Oh, and speaking of driving, I used to be a driving instructor and even taught my mother to drive when she was 65 🙂

    Liked by 1 person

  5. I have red thread in my Murica bag, because red thread, around the wrist or ankle of someone you love, means your soul is tied in friendship. Usually (legend has it) the red thread is invisible, but the shop only sold the regular kind. So I left a trail of red-threaded people across the States, and only took my own off (from September, yup) in May, for an interview, because I needed to appear professional.

    *sigh*

    I’ve probably told you before, Sparkly One, but you remind me so much of Mary’s description of the Indian boy god, who, when you looked down his throat, had the whole universe there.

    Liked by 2 people

  6. 247 felonies?? Is that a typo? Are we talking about the same Ra? (I don’t know the full story and you need not tell me as I don’t feel it’s my business, I’m just shocked by the number.)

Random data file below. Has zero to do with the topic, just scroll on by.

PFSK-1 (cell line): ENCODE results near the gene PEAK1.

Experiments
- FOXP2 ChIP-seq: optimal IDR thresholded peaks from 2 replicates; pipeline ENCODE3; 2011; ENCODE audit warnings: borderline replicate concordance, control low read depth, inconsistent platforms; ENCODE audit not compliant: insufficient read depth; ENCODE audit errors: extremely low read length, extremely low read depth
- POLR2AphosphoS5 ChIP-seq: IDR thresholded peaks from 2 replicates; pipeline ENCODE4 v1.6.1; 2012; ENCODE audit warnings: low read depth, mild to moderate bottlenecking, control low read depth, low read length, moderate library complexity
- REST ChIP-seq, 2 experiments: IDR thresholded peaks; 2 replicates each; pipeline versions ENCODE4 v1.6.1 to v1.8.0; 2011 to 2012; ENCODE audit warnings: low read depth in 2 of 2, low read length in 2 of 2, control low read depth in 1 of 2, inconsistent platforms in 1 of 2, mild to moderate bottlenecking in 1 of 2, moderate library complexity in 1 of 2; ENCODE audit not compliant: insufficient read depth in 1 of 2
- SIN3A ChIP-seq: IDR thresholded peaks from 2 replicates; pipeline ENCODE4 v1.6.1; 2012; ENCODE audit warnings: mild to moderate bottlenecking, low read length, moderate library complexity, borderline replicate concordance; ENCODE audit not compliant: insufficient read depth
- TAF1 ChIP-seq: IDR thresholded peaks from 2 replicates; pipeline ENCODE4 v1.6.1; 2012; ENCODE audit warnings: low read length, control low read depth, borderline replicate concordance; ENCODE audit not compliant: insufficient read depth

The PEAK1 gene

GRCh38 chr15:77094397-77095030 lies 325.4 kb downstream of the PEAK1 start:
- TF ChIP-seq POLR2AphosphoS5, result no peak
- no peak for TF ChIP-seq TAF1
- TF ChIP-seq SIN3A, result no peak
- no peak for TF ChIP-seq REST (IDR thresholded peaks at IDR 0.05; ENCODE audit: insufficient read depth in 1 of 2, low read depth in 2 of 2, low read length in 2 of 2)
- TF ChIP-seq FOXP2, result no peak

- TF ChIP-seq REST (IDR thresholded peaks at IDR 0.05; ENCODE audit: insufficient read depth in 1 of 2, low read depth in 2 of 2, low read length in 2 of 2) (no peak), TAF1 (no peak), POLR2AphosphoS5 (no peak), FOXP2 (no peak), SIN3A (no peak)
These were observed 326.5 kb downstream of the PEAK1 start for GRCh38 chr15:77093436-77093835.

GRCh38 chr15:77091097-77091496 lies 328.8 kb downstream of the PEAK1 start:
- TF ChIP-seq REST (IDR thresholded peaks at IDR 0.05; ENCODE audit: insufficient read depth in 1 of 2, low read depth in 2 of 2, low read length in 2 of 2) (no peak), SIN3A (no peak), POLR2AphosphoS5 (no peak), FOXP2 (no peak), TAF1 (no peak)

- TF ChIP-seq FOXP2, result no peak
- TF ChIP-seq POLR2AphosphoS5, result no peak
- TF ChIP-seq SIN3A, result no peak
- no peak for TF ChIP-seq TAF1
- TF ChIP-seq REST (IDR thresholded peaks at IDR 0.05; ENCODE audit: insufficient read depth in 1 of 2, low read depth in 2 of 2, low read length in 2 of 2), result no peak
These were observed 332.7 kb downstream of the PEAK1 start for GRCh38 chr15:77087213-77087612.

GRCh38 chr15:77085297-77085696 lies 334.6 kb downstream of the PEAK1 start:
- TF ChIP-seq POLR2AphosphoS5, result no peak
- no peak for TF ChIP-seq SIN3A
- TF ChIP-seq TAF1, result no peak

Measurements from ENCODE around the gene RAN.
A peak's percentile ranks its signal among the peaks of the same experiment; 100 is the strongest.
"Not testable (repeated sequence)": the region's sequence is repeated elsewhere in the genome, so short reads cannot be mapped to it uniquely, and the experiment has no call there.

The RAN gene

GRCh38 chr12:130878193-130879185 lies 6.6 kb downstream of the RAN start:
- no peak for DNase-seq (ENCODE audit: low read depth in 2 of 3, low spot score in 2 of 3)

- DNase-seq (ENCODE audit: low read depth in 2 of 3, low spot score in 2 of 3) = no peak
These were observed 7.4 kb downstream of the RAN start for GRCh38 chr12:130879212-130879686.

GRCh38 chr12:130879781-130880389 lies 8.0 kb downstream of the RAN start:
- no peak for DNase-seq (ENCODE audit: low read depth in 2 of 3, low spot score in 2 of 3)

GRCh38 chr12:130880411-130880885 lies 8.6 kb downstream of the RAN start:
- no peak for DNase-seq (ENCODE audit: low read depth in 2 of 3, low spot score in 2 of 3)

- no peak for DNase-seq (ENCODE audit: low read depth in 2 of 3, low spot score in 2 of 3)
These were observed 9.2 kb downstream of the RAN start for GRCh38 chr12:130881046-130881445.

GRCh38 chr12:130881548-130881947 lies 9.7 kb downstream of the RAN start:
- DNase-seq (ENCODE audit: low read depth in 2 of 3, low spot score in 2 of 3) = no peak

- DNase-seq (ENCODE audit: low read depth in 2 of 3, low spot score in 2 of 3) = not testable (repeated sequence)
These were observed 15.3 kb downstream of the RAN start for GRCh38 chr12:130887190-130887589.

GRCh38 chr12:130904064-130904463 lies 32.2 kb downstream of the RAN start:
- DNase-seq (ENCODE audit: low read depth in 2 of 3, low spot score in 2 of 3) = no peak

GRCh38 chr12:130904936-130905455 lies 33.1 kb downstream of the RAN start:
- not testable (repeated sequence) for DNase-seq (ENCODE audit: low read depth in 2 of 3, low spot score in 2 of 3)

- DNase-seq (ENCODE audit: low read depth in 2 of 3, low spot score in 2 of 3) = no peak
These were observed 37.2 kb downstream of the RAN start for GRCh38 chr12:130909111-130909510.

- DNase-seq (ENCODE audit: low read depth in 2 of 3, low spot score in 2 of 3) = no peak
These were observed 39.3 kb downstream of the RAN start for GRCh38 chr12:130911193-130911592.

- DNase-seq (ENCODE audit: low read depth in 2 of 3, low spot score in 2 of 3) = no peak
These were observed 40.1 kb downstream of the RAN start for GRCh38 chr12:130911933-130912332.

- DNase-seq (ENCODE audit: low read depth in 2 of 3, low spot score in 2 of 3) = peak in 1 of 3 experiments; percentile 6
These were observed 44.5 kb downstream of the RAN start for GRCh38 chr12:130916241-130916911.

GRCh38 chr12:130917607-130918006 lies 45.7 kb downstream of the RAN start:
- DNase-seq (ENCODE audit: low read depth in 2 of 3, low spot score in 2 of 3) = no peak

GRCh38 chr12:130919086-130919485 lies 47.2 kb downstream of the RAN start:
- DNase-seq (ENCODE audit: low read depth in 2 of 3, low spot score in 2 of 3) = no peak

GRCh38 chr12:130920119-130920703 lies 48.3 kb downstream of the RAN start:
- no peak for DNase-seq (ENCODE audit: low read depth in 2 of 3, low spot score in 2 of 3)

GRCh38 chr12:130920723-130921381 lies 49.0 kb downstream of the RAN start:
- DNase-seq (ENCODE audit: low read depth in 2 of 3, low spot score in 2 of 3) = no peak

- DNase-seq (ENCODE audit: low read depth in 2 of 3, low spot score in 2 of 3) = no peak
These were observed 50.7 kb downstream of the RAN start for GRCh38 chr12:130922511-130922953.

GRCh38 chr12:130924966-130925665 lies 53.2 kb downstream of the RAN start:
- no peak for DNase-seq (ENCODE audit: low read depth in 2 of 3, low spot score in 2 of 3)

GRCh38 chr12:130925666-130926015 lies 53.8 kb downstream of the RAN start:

My best friend doesn’t drive so I understand. She recently discovered Uber and it’s like a 1-year-old discovering birthday cake. ❤ 🙂

    Liked by 1 person

  7. “There’s momentum in the big emotions and we can use that to put feet on hope, to put wings on love– to mobilize the army of Goodness.”

    I absolutely love this thought, concept, and the way it is so eloquently and beautifully said. Also really love the entire post, but this line spoke to me.
    I am impressed with your strong character and ability to embrace your uniqueness. Everybody has a long story to tell, but too many try to shorten it by leaving out the important details. Keep weaving your threads rarasaur. Eventually they will all come together in an amazing life quilt and the supportive and loving people that stuck around for every story woven will be glad they did.

    Liked by 2 people

  8. Did you just linked me up there. Are my “on the spot words” now together with your perfectly put together words. WHY ARE YOU MAKING ME TEAR UP SO.

    I just gave you a hug. I’m sure you felt something; a light breeze in your hair, a faint taste of salty water, a slight taste of freshly fried plantain. That was me and my Caribbean hugging you.

    Liked by 1 person

  9. RaRa,

    24-7 felon is a pretty good rap…if you wanna slide poetry sometime. First on my 247 reasons why RaRa doesn’t drive would be:

    1 – She’s too nice a person to engage in LA traffic.

    What else would be on the list? Could this become a RAWR game??

    RR

    Liked by 1 person